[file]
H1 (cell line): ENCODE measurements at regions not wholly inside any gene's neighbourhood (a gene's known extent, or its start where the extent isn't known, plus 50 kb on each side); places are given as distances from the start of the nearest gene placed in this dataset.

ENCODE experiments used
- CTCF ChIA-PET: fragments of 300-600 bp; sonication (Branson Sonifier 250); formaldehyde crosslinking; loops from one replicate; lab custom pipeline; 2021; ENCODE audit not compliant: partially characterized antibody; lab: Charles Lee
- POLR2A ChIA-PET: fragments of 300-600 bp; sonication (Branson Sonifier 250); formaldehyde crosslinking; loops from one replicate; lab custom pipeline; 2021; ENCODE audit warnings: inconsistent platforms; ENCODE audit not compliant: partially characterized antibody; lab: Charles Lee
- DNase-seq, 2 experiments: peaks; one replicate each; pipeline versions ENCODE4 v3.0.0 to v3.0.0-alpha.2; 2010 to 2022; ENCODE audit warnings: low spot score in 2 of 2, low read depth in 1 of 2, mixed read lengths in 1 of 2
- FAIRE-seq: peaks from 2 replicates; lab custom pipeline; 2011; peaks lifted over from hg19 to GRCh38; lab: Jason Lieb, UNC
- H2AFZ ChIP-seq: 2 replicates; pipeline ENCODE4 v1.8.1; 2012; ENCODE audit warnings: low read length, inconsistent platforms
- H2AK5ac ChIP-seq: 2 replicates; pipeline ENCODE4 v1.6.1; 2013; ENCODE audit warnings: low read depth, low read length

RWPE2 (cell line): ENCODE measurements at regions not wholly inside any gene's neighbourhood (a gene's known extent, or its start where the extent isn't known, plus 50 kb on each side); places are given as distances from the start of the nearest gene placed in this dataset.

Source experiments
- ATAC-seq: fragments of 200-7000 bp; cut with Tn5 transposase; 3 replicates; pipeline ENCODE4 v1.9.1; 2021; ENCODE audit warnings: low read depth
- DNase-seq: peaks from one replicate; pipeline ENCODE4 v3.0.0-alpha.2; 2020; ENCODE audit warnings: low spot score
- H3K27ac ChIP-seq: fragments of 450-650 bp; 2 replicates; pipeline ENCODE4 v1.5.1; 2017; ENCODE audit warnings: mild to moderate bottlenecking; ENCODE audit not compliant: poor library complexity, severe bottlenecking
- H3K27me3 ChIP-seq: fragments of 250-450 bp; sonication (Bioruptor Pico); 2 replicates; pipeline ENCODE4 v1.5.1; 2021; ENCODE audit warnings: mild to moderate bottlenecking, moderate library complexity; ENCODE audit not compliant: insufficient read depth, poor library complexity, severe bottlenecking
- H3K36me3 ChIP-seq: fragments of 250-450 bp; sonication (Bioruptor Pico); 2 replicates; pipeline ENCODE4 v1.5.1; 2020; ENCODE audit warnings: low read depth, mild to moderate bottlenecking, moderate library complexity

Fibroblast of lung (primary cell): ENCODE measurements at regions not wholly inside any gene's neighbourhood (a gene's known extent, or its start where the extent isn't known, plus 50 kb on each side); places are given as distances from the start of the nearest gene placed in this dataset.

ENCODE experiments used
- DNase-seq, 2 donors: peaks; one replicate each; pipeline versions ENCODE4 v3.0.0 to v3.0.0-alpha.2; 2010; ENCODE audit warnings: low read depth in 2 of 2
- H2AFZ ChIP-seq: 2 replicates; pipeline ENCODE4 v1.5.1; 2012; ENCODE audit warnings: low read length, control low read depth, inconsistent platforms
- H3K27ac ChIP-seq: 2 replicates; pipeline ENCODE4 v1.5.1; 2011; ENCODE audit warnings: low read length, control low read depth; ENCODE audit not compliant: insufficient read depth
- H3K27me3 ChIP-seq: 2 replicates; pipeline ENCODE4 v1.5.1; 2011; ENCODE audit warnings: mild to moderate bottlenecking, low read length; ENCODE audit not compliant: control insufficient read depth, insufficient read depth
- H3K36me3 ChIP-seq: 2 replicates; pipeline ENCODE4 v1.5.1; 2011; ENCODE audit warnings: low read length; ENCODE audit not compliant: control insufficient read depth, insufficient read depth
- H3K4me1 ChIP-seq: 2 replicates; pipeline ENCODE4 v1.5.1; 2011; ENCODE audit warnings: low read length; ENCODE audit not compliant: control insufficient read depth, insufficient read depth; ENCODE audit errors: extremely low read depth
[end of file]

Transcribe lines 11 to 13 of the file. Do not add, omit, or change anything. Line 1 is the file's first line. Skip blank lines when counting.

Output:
- ATAC-seq: fragments of 200-7000 bp; cut with Tn5 transposase; 3 replicates; pipeline ENCODE4 v1.9.1; 2021; ENCODE audit warnings: low read depth
- DNase-seq: peaks from one replicate; pipeline ENCODE4 v3.0.0-alpha.2; 2020; ENCODE audit warnings: low spot score
- H3K27ac ChIP-seq: fragments of 450-650 bp; 2 replicates; pipeline ENCODE4 v1.5.1; 2017; ENCODE audit warnings: mild to moderate bottlenecking; ENCODE audit not compliant: poor library complexity, severe bottlenecking